This week’s edition of BBC2s Horizon: The truth about fat, discussed more research that links hormone levels to obesity, which in the future may have a significant impact on how to prevent and treat obesity.
Petite Surgeon Gabriel Weston admits that she had always accredited her slim figure to making sensible choices about food, but was shocked to find that possessing “normal” hormones is the real reason for her slender shape.
She meets leading obesity scientist Dr Carel Le Roux, who explains that the hormones ghrelin and PYY function together to control appetite and weight. One makes us feel hungry and the other makes us feel full.
In normal people after a meal, the hunger hormone falls and then slowly begins to increase. In obese people the hunger hormone stays at the same level as it is never switched on – meaning that obese people are continually hungry.
In normal people the fullness hormone increases after eating, then decreases and stays down – this is a signal to stop eating. But in obese people it only increases marginally, meaning they never feel full and the desire to eat is always there.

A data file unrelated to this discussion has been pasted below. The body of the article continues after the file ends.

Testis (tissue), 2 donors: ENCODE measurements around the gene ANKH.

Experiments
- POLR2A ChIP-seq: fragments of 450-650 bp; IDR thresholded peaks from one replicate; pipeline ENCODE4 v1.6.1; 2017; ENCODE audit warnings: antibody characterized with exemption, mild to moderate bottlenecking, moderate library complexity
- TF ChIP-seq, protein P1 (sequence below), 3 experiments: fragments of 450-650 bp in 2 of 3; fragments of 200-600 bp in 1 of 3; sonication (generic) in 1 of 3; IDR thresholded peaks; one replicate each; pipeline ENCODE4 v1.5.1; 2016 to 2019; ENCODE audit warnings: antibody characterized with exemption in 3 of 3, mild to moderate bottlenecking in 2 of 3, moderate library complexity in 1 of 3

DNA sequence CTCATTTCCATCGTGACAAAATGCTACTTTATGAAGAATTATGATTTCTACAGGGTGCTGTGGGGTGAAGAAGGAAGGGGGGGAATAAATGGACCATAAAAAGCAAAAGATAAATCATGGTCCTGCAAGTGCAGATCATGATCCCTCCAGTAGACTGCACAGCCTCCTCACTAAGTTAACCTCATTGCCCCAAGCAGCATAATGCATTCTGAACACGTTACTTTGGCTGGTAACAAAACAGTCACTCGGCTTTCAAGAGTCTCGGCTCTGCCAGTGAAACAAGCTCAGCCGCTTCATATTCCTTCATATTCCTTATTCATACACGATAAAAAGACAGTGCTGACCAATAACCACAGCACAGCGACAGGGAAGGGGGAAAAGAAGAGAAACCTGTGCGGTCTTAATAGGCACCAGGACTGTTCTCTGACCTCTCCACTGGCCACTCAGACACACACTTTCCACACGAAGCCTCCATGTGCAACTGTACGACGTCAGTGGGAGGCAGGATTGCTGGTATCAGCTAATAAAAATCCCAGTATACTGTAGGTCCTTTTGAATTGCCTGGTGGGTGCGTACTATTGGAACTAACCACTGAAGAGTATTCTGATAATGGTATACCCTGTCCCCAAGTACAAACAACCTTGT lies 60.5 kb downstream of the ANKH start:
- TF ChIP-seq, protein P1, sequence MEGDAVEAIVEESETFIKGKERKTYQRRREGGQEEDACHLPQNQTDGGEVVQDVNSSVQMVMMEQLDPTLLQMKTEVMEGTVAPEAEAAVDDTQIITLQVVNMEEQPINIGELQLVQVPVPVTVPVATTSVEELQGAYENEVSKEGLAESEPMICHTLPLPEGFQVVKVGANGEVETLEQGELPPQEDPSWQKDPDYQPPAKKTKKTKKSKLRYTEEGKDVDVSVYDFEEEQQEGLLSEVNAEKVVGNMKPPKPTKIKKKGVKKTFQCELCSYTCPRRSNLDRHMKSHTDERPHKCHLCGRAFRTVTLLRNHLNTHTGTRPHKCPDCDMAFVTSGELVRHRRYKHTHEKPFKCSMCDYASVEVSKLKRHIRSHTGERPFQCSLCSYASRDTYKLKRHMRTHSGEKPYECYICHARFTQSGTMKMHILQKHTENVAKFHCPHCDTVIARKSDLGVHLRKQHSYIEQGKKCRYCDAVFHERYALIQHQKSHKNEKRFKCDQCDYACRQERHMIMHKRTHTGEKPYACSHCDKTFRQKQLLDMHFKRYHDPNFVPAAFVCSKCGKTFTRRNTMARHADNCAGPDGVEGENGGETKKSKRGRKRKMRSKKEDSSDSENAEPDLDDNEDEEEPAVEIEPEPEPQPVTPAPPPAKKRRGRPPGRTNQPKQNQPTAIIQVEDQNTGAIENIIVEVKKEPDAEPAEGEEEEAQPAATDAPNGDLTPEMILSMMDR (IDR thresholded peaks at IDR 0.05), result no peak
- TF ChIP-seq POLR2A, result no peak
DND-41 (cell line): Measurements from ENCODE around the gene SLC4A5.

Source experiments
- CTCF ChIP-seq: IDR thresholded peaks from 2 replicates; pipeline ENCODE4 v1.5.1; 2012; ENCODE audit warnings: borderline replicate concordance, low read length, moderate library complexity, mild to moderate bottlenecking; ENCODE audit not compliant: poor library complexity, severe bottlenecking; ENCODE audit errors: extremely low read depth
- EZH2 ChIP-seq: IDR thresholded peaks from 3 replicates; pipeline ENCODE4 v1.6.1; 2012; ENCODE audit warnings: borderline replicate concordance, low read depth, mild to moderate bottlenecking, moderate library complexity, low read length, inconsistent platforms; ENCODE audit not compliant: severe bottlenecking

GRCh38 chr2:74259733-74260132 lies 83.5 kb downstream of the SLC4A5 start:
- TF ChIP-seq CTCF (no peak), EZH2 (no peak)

Dr Le Roux explained that gastric bypass surgery not only limits food intake but also affects the hormones that regulate the appetite, so that they function as they do in normal people. Gastric bypass patients do not feel hungry very often and also become averse to fatty and sugary foods.
Whilst gastric bypass surgery is considered extreme and not suitable as a preventive treatment, researchers are exploring ways of developing tablets or injections that can mimic its effect, in order to switch the hunger and fullness hormones on.
When you consider that currently 25 per cent of the UK population is obese and almost 50 per cent are overweight or obese then controlling appetite could have a significant impact in dealing with the obesity time bomb.
Horizon: The truth about fat is available to watch on BBC iPlayer until April 17.